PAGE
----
Perhaps we can use this no vote to galvanize the press and the public to do the right thing and get this bill passed in the Senate. Senator Saland, where do you stand on this important issue?
The intrepid Carole Clark—a longtime local volunteer, activist and former proprietor of the pioneering Charleston restaurant—has sent the following letter in response to this recent article in the Register-Star. (And there’s more to come soon at this site on the latest Boys & Girls Club controversy.)
Re: “Scalera Wants to Uproot Garden” by Jamie Larson
If Rick Scalera’s stated desire to dismantle the garden at the Hudson Youth Center is realized it would be a significant loss for the children of the Hudson Youth Center.
Since the raised-bed garden was installed last spring, through a generous grant from the Columbia County Healthcare Consortium, it has been a magnet, giving the Youth Center’s children a chance to grow and cook with fresh produce and to sit down together to a meal of their own making.
Ideally located outside the front entrance to the Youth Center, it is where the children are, and where the city has installed a kitchen so that the children can learn about food and cooking (This was also partially funded by the Columbia County Healthcare Consortium.) The garden served both the Oakdale Summer Day Camp and the Youth Center’s programs in the spring and fall of 2009. The kitchen was used by two afterschool programs: Healthy Baking and Kids in the Kitchen/Yoga Buddies, as well as a holding facility for the Senior lunch program.
When the garden was put in last May, there was great interest in participating in its planting by the children at the Youth Center. No one had to sign up in advance, anyone who was interested was able to participate, learning how to plant seedlings and seeds and understanding how plants grow.
Children enrolled in the Center’s Oakdale summer camp carried on with the care and harvesting of the garden. They saw the different ways that vegetables grow, (some as the fruit of the plant, and some underground), many were introduced to vegetables and herbs they had never heard of, and all became savvy gardeners picking from the plants without harming them. The garden’s produce was used in the menus; when additional vegetables and herbs were needed the children easily stepped outside to gather more and also snack on some cherry tomatoes.
In the fall, the much recognized, popular Kids in the Kitchen/Yoga Buddies program continued to tend, harvest and cook from the garden. Once per 6 week session the children produced a meal to which they proudly invited their families and city officials. On November 16, several weeks before the December 22 family dinner the youth commissioner visited the kitchen and announced that this program as well as the other enrichment programs were being terminated. He did agree to allow the session to continue through its last scheduled week,so as to include the family dinner.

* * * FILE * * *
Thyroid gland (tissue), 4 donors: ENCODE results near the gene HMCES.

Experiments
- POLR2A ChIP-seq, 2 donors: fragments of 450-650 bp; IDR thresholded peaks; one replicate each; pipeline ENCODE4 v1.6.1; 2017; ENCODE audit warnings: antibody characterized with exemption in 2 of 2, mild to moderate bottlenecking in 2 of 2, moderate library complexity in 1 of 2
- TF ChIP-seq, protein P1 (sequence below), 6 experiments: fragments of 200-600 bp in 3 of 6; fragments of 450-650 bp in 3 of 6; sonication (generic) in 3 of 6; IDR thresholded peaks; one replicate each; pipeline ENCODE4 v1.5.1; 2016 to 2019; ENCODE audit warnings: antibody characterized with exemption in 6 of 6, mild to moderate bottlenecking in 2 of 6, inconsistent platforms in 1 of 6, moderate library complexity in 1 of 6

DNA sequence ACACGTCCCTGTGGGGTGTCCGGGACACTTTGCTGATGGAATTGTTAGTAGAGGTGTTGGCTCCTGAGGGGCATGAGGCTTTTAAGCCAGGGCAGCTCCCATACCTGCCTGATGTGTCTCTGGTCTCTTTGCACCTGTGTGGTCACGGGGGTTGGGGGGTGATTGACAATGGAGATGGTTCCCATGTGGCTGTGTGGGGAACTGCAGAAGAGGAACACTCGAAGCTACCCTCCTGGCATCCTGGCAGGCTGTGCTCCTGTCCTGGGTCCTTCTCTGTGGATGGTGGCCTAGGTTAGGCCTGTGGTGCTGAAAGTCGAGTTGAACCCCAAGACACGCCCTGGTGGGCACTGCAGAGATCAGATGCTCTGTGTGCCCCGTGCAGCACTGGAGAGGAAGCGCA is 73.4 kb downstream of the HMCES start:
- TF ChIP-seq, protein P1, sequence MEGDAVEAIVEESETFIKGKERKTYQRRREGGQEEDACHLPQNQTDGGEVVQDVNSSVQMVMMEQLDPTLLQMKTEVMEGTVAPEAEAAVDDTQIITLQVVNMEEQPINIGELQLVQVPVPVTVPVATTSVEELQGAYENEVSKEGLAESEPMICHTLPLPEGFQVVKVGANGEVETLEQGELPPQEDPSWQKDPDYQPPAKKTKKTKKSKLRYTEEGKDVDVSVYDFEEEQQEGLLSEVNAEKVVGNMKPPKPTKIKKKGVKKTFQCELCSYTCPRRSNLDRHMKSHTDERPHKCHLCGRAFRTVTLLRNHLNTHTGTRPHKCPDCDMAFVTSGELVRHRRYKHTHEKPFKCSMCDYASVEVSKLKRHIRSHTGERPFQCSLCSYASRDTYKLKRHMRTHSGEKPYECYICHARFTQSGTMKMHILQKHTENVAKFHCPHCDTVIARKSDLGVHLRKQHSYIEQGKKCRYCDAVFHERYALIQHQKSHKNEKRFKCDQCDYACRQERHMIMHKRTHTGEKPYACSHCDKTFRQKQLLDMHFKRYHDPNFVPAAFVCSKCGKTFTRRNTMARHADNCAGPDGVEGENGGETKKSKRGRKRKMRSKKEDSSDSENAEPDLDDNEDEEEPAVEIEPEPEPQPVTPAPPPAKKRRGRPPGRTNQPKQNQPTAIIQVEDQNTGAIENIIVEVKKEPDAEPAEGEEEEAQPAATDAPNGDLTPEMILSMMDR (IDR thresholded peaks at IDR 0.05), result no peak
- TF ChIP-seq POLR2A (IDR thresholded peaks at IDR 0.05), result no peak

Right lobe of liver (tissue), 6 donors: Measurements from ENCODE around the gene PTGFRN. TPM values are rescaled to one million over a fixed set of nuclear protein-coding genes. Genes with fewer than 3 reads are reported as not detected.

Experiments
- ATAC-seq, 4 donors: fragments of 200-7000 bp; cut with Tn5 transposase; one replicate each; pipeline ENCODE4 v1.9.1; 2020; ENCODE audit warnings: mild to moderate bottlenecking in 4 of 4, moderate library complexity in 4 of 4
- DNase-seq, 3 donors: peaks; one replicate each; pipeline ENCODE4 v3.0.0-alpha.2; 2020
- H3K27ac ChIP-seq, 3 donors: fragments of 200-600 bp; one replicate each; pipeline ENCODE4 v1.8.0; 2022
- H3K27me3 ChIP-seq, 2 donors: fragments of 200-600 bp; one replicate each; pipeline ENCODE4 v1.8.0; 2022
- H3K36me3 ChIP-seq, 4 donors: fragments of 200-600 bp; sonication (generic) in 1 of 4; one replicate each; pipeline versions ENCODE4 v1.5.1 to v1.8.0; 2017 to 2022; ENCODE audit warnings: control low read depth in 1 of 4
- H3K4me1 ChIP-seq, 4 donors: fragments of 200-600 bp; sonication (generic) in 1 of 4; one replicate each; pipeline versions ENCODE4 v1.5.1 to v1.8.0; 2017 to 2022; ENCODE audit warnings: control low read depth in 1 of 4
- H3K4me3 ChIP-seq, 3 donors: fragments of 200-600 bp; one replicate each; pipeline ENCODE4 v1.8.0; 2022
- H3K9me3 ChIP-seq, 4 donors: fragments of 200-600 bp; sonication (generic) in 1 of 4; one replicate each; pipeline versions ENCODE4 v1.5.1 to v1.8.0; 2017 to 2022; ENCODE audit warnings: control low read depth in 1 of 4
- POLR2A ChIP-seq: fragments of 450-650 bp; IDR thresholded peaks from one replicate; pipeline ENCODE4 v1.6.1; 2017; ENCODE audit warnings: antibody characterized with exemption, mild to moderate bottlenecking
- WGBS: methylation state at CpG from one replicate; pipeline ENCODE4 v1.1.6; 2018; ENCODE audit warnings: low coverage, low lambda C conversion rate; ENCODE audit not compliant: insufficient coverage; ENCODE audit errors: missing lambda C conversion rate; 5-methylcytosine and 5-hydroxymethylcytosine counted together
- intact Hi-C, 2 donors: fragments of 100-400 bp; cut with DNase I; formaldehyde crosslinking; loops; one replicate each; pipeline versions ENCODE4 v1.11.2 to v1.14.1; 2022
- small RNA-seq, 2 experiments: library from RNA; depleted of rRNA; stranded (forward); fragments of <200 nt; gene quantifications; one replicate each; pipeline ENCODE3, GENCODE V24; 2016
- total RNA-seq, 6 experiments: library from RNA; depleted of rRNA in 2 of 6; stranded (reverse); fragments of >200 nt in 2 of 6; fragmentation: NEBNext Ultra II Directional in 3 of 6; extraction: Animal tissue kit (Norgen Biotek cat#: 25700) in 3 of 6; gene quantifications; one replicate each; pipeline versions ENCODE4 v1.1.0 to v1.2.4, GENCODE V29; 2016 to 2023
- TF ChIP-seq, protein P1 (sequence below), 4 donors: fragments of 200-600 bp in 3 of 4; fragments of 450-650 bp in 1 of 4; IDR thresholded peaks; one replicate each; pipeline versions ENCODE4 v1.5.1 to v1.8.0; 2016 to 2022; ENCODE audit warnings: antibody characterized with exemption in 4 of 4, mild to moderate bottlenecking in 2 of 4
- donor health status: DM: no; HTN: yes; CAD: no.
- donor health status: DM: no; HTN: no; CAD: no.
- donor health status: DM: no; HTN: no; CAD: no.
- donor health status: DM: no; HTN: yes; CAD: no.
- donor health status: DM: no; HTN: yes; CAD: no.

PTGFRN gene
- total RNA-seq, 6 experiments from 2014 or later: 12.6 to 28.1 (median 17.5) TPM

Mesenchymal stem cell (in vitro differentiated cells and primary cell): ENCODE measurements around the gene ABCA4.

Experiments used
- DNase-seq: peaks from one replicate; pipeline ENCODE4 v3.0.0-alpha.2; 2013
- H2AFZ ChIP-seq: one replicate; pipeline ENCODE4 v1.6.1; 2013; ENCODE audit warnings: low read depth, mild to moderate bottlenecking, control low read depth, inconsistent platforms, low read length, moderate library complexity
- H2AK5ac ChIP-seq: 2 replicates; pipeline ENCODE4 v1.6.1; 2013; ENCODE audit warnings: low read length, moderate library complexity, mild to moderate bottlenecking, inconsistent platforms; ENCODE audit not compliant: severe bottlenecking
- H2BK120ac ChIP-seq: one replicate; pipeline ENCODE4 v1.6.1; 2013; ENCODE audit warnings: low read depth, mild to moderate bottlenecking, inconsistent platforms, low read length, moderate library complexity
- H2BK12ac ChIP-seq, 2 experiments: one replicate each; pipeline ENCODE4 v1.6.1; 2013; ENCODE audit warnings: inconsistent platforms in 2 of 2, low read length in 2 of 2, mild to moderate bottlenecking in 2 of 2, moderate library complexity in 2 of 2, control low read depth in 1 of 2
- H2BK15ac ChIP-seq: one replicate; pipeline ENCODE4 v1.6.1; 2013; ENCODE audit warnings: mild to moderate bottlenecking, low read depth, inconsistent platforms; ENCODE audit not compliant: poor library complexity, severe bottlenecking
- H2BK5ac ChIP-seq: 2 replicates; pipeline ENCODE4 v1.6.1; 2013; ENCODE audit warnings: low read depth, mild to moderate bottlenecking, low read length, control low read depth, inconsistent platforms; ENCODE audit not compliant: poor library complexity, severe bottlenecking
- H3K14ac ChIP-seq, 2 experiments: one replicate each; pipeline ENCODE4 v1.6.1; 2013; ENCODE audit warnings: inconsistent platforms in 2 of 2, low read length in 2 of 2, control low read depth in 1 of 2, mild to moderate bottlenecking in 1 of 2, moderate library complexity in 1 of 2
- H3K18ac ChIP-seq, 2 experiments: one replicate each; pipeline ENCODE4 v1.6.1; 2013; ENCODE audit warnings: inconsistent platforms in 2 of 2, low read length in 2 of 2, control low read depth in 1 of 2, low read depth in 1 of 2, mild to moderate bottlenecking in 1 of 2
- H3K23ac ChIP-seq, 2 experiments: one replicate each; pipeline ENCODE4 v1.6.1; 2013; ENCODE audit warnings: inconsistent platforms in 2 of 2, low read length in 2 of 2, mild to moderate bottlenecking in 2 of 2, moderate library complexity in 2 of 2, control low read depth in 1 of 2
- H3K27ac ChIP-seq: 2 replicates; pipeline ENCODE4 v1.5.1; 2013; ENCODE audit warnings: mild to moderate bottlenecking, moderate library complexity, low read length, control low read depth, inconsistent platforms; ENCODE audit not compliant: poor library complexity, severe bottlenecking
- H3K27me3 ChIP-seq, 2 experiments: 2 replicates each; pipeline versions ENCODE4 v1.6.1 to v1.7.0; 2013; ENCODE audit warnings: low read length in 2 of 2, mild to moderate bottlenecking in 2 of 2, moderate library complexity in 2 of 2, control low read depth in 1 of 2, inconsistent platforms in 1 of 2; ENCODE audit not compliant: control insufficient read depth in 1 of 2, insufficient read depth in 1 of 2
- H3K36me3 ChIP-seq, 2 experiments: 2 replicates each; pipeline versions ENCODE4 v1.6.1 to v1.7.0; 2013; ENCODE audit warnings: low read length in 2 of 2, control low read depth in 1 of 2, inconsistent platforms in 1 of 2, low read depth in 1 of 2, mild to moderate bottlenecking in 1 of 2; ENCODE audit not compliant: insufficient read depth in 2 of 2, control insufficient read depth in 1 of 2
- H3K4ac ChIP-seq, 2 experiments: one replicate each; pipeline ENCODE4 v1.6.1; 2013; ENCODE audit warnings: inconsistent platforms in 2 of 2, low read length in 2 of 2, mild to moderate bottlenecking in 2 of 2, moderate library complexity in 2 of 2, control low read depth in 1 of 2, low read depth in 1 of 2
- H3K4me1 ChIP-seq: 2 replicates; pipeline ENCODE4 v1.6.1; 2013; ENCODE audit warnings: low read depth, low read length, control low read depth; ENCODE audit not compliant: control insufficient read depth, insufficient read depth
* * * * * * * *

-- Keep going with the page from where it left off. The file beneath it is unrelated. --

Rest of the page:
In the cooking programs, vitally linked with the garden, the kids learned how to cook with, and eat unfamiliar fruits and vegetables, prepare a meal as a group, set a table, serve a meal, and enjoy eating it together. Having a mealtime conversation was a new experience for many children. Reading, simple math, nutrition and socialization skills were an important part of the learning. The garden was the lab and the source of fun, discovery, pride and excitement.
At the end of the growing season the garden was “put to bed” for the winter, cleaned out, planted with rye seed and covered with straw. Since the intention was to keep the garden attractive with seasonal displays as well as a source of creative fun for the kids, thematic scenes were created with the help of the Kids In the Kitchen/Yoga Buddies and Youth Center staff.
When the Kids in the Kitchen/Yoga Buddies program was terminated by the mayor and the youth commissioner, (along with all the other structured, content-rich educational programs at the Center) no one at the Youth Center took responsibility for the garden. In the absence of Youth Director Trudy Beicht, who was out on sick leave, the winter display was left to deteriorate. A commitment from the Center’s morning manager to have the staff clear the garden and store the decorations was not followed through on. In the interest of the neighbors and the Hudson business community as well as the children, why didn’t the city cooperate immediately and not allow the display to break down? Was this an attempt to make a case for the removal of the garden?